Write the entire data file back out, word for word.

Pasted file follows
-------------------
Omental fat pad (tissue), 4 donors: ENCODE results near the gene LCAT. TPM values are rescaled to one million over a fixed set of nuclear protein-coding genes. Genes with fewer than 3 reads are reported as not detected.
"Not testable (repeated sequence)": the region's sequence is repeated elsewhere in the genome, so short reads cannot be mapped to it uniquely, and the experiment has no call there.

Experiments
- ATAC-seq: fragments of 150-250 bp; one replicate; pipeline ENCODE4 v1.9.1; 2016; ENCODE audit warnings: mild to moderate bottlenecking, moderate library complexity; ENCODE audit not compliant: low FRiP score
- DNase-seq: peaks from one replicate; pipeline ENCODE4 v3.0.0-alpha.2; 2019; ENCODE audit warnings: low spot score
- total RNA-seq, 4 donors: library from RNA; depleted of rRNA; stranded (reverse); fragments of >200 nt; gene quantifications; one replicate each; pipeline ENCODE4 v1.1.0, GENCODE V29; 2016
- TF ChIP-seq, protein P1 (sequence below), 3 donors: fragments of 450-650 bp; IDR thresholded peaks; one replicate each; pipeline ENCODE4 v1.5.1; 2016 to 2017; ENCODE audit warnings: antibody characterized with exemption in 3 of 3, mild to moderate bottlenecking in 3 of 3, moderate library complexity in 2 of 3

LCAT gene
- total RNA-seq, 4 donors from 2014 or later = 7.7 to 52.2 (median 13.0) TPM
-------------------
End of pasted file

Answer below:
Omental fat pad (tissue), 4 donors: ENCODE results near the gene LCAT. TPM values are rescaled to one million over a fixed set of nuclear protein-coding genes. Genes with fewer than 3 reads are reported as not detected.
"Not testable (repeated sequence)": the region's sequence is repeated elsewhere in the genome, so short reads cannot be mapped to it uniquely, and the experiment has no call there.

Experiments
- ATAC-seq: fragments of 150-250 bp; one replicate; pipeline ENCODE4 v1.9.1; 2016; ENCODE audit warnings: mild to moderate bottlenecking, moderate library complexity; ENCODE audit not compliant: low FRiP score
- DNase-seq: peaks from one replicate; pipeline ENCODE4 v3.0.0-alpha.2; 2019; ENCODE audit warnings: low spot score
- total RNA-seq, 4 donors: library from RNA; depleted of rRNA; stranded (reverse); fragments of >200 nt; gene quantifications; one replicate each; pipeline ENCODE4 v1.1.0, GENCODE V29; 2016
- TF ChIP-seq, protein P1 (sequence below), 3 donors: fragments of 450-650 bp; IDR thresholded peaks; one replicate each; pipeline ENCODE4 v1.5.1; 2016 to 2017; ENCODE audit warnings: antibody characterized with exemption in 3 of 3, mild to moderate bottlenecking in 3 of 3, moderate library complexity in 2 of 3

LCAT gene
- total RNA-seq, 4 donors from 2014 or later = 7.7 to 52.2 (median 13.0) TPM